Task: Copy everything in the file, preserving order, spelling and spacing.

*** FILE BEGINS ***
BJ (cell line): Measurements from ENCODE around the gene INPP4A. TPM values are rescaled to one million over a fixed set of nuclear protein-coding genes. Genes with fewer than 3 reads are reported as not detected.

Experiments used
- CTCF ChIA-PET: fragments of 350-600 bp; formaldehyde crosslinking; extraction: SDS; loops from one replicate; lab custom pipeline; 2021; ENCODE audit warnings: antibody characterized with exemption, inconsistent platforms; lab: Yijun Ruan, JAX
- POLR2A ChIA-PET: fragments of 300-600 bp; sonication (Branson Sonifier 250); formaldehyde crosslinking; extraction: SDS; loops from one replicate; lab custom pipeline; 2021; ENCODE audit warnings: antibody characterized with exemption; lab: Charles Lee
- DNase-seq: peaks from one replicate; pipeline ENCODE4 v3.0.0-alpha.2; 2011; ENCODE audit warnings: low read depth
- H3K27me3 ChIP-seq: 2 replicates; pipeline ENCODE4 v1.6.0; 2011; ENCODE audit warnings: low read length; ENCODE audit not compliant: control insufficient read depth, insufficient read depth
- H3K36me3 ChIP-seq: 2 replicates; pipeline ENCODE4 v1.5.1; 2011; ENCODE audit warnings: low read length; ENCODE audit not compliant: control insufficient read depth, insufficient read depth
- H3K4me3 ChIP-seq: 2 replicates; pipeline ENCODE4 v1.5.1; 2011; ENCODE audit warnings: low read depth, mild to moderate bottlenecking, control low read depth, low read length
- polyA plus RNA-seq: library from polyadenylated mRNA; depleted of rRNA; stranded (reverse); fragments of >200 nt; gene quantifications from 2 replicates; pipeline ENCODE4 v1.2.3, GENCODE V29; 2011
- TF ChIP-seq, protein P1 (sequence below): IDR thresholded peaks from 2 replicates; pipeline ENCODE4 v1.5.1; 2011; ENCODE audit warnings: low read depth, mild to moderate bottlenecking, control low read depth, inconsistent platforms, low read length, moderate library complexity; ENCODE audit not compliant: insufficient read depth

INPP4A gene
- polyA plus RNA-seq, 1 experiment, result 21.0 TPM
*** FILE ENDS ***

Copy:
BJ (cell line): Measurements from ENCODE around the gene INPP4A. TPM values are rescaled to one million over a fixed set of nuclear protein-coding genes. Genes with fewer than 3 reads are reported as not detected.

Experiments used
- CTCF ChIA-PET: fragments of 350-600 bp; formaldehyde crosslinking; extraction: SDS; loops from one replicate; lab custom pipeline; 2021; ENCODE audit warnings: antibody characterized with exemption, inconsistent platforms; lab: Yijun Ruan, JAX
- POLR2A ChIA-PET: fragments of 300-600 bp; sonication (Branson Sonifier 250); formaldehyde crosslinking; extraction: SDS; loops from one replicate; lab custom pipeline; 2021; ENCODE audit warnings: antibody characterized with exemption; lab: Charles Lee
- DNase-seq: peaks from one replicate; pipeline ENCODE4 v3.0.0-alpha.2; 2011; ENCODE audit warnings: low read depth
- H3K27me3 ChIP-seq: 2 replicates; pipeline ENCODE4 v1.6.0; 2011; ENCODE audit warnings: low read length; ENCODE audit not compliant: control insufficient read depth, insufficient read depth
- H3K36me3 ChIP-seq: 2 replicates; pipeline ENCODE4 v1.5.1; 2011; ENCODE audit warnings: low read length; ENCODE audit not compliant: control insufficient read depth, insufficient read depth
- H3K4me3 ChIP-seq: 2 replicates; pipeline ENCODE4 v1.5.1; 2011; ENCODE audit warnings: low read depth, mild to moderate bottlenecking, control low read depth, low read length
- polyA plus RNA-seq: library from polyadenylated mRNA; depleted of rRNA; stranded (reverse); fragments of >200 nt; gene quantifications from 2 replicates; pipeline ENCODE4 v1.2.3, GENCODE V29; 2011
- TF ChIP-seq, protein P1 (sequence below): IDR thresholded peaks from 2 replicates; pipeline ENCODE4 v1.5.1; 2011; ENCODE audit warnings: low read depth, mild to moderate bottlenecking, control low read depth, inconsistent platforms, low read length, moderate library complexity; ENCODE audit not compliant: insufficient read depth

INPP4A gene
- polyA plus RNA-seq, 1 experiment, result 21.0 TPM